- Thriving Ivory (listen + Wikipedia) - "swelling guitar lines, plaintive melodies, driving piano with a pop rhythmic style" "Founded at U.C. Santa Barbara in early 2002, Thriving Ivory quickly made its rise in the local college frenzy."
- Toad the Wet Sprocket (listen + Wikipedia) - "an American alternative rock band formed in 1986"
- Ugly Kid Joe (listen + Wikipedia) - "an American rock band from Isla Vista, California, formed in 1987" "Ugly Kid Joe's sound includes a range of styles, including rock, hard rock, funk metal and heavy metal."
Stories about music in IV
"Scene & Heard" (2007) is a 25-minute documentary about the history of IV and its music scene.
In 1980, Sid Goren opened up a storage unit business with two buildings on Seville Road, and he got requests from lots of bands to use the units as rehearsal space. Many (if not most) of these bands got their start by practicing there. A photo of the units in 1987.
From a Bottom Line article in 2011: "Among the original visionaries who saw its potential as a practice area were the members of a hardcore punk band formed in 1982 called Rich Kids on LSD (RKL). The young bunch of music junkies stumbled on the location and approached the owner, a man known as “Cricket,” who allowed them to make use of it. Signs of the RKL’s presence can still be found as Jesse Youngblood, a member of the band The Groms, pointed out. “If you come inside our unit you can still see some faded lyrics that RKL had written up on the ceiling in like 1982, before getting signed,” Youngblood said."
From the LA Times in 1993: "...doing his fair share to postpone any onslaught of silence, and keeping the I.V. music band scene viable is the local "Godfather of Rock," 78-year-old Sid Goren..."Now I rent to 19 or 20 bands and I've got a waiting list. It's pages and pages long. One band, D.O.G. (Deadly Orgasmic Grooves), has been waiting for two years." Everybody who's anybody in I.V. rock rents from Goren. He's got Leadhead, Popsicko, Grizelda, Indica, The Gathering, and lots of others with funny names."
Goren ran the complex until he was 91 (in 2006) and died in 2010. The storage buildings were torn down in 2012-13 to build Icon Gardens, a luxury student housing complex. Here's a photo of the old building on the sale listing and an Instagram photo of the new building by one of the bands that practiced there. A redevelopment document said "The project is envisioned to be a model for future development in the downtown area that will encourage other redevelopment projects, thereby improving upon the existing neighborhood character and built environment of Isla Vista."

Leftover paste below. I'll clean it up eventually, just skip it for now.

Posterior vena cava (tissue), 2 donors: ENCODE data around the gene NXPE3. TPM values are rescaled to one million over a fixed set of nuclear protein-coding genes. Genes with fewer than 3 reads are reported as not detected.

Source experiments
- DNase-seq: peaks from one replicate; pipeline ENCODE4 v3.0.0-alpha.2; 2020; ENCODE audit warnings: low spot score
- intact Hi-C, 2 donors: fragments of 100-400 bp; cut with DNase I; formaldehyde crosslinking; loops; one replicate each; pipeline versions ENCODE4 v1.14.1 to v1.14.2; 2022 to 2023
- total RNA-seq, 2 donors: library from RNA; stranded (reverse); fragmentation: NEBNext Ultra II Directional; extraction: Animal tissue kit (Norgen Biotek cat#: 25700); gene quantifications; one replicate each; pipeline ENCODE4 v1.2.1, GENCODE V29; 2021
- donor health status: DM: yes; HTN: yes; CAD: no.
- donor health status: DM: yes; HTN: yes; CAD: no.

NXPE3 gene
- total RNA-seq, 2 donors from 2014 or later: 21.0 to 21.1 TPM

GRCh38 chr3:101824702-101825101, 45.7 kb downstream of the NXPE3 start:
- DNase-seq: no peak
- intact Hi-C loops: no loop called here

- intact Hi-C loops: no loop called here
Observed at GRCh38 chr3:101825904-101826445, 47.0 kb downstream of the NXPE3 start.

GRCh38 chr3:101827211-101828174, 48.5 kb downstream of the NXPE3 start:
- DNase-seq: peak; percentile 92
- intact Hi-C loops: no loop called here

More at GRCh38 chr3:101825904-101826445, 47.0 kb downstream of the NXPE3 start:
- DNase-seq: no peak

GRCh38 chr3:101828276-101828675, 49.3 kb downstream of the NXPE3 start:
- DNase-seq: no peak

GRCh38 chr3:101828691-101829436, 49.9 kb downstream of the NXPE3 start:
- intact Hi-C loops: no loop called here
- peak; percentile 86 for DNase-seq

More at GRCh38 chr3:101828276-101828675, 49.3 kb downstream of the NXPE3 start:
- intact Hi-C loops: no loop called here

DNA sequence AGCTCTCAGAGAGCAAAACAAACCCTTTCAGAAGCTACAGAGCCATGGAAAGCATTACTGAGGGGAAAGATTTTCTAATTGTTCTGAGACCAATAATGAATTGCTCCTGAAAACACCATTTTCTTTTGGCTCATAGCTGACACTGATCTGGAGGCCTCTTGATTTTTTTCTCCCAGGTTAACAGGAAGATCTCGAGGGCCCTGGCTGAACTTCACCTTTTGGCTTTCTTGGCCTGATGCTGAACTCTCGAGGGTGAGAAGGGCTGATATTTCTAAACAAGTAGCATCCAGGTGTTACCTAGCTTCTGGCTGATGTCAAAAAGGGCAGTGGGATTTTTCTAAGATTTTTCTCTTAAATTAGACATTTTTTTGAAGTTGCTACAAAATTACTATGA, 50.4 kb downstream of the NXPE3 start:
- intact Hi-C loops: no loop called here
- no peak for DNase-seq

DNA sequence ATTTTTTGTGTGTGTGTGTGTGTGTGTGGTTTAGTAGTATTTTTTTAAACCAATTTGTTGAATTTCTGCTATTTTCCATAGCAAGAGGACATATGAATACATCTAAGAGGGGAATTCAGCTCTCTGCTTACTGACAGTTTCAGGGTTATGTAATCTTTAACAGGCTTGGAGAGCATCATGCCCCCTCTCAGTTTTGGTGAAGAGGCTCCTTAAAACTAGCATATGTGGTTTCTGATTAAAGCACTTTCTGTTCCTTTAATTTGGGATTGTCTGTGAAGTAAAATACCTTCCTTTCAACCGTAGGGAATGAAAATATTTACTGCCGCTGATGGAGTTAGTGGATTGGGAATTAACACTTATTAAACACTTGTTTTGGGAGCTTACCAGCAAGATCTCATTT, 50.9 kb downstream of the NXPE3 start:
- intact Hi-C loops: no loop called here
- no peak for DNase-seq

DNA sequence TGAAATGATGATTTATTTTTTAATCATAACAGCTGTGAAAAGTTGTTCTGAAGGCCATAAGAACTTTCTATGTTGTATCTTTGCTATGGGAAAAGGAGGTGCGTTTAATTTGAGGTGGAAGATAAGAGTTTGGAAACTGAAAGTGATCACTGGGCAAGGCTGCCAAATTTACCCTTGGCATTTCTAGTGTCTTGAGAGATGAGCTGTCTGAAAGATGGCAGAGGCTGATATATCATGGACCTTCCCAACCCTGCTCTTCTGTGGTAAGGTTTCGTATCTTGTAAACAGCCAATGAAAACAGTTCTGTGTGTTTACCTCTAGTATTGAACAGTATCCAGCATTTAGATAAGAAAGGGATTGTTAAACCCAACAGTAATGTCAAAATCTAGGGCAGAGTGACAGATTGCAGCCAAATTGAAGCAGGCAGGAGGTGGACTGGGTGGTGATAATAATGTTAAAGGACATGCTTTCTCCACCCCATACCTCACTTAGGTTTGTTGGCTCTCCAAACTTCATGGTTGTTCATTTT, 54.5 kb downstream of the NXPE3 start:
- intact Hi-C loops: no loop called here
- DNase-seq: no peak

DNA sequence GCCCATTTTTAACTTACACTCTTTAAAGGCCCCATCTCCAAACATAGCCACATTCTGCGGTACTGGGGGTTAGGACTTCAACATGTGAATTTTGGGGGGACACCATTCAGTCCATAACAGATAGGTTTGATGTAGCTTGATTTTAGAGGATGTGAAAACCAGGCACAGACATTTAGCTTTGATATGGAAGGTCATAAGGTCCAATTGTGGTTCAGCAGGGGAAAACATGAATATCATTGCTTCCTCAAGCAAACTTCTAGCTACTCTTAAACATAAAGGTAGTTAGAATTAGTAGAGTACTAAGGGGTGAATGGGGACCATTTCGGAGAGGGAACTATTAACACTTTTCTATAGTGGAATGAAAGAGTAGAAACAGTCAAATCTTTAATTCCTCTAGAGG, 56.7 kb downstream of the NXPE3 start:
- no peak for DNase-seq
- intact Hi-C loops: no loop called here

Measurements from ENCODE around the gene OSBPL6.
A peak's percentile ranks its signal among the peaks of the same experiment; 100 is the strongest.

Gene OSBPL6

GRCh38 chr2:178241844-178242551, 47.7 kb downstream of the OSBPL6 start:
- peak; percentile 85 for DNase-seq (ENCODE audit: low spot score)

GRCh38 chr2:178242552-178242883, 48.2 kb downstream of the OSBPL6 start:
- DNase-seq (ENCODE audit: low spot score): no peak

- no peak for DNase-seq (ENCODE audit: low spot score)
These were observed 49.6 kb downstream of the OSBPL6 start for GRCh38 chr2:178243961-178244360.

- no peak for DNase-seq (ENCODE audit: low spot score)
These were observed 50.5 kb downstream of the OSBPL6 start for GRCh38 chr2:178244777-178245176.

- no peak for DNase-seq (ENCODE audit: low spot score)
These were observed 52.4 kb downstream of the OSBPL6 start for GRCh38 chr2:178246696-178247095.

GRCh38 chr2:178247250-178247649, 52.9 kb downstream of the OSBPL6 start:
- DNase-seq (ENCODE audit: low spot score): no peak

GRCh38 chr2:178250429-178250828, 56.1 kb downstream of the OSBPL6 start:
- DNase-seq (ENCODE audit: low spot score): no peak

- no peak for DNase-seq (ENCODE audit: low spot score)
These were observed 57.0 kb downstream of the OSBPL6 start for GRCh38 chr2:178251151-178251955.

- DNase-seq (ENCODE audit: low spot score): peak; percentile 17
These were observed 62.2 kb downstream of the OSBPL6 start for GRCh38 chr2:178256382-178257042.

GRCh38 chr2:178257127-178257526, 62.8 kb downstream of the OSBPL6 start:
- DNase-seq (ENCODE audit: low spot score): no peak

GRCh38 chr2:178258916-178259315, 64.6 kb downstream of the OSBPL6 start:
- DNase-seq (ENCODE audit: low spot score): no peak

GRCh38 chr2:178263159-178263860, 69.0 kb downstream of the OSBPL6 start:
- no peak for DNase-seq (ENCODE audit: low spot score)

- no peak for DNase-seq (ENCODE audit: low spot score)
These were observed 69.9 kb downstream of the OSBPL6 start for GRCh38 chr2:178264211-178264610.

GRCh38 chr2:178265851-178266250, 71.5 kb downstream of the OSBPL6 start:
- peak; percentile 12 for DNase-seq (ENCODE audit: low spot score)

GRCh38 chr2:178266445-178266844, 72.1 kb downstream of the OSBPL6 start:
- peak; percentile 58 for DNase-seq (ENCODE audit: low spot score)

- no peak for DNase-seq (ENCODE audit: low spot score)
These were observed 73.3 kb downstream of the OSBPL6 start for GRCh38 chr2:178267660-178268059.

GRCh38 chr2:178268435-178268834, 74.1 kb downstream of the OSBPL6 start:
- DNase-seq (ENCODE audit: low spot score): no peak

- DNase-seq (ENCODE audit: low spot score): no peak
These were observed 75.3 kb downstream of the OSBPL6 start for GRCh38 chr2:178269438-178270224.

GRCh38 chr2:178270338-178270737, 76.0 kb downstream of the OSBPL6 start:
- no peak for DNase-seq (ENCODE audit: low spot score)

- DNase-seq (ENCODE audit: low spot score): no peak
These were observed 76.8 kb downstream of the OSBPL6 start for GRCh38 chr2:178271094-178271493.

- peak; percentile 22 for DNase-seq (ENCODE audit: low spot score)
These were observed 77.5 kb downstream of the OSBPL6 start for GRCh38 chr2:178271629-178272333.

There are no other dedicated spaces for band practice in IV, which doesn't seem great for neighborhood character.
The parking lot fence had a painting of ancient Egyptians on skateboards and surfboards, now one of the Lost Murals of Isla Vista. Dante Elephante uses a photo of part of the painting: "Their current logo, an Egyptian pharaoh clenching a surfboard, could have been found a year ago inhabiting a wall behind their former practice space on Seville Road (the garages were more recently torn down by their landlord)."
In Stewart Brand's book titled How Buildings Learn, he talks about the importance of "low road" buildings - how informal, cheap, practical, adaptable spaces are important for fostering creative uses and new ideas - think of the Silicon Valley garages where famous companies got started. That book was also turned into a TV mini-series, and the second episode shows some examples of low road buildings, including a garden shed used as a music recording studio by people who wouldn't have been able to afford formal studio space. Self-storage units adapted for local needs is a classic pattern in communities, and a community with fewer informal inexpensive spaces has fewer options for supporting creativity.